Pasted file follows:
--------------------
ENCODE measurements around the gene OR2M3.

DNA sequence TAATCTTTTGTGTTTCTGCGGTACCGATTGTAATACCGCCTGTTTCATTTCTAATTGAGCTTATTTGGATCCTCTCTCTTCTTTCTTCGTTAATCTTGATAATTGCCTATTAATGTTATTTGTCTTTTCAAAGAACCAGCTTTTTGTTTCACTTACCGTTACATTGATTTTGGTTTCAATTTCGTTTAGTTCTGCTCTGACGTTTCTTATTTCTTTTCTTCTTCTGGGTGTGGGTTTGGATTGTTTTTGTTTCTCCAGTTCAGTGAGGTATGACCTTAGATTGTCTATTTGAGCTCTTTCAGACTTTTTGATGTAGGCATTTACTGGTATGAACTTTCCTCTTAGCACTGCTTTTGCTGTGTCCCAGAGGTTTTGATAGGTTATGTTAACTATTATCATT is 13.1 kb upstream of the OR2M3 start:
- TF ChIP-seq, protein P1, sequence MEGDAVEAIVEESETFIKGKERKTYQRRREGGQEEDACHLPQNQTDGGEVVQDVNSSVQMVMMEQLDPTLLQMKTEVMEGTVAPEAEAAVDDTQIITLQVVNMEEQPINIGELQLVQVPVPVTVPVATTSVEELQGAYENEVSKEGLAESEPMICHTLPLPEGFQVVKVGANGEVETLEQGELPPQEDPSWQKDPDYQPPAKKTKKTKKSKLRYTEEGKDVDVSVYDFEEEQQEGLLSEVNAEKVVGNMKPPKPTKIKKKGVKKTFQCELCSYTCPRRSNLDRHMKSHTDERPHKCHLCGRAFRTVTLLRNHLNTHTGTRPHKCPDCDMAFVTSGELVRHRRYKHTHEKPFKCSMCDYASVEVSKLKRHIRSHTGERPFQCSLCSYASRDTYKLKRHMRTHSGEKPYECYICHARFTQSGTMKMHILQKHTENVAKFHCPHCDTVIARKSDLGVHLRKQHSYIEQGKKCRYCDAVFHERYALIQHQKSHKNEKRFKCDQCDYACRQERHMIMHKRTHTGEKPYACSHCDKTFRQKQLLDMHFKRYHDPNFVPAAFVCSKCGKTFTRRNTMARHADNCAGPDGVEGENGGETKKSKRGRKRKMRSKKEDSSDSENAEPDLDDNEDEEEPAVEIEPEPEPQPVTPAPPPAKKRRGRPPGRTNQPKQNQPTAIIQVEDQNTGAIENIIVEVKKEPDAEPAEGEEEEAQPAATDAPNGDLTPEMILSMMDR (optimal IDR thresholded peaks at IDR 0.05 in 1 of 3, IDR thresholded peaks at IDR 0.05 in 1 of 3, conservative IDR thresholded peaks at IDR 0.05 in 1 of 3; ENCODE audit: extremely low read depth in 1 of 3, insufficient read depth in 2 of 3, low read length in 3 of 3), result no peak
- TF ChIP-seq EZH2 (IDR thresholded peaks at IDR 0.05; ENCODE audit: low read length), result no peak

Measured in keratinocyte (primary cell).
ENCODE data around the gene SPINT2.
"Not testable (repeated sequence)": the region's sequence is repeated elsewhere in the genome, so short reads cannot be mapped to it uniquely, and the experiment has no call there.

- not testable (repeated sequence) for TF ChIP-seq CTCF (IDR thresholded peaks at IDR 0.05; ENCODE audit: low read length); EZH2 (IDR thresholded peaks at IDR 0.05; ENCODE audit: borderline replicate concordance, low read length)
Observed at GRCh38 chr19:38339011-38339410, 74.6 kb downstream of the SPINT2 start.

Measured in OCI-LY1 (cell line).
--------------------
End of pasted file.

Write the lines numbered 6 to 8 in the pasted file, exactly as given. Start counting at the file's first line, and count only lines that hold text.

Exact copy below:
ENCODE data around the gene SPINT2.
"Not testable (repeated sequence)": the region's sequence is repeated elsewhere in the genome, so short reads cannot be mapped to it uniquely, and the experiment has no call there.

- not testable (repeated sequence) for TF ChIP-seq CTCF (IDR thresholded peaks at IDR 0.05; ENCODE audit: low read length); EZH2 (IDR thresholded peaks at IDR 0.05; ENCODE audit: borderline replicate concordance, low read length)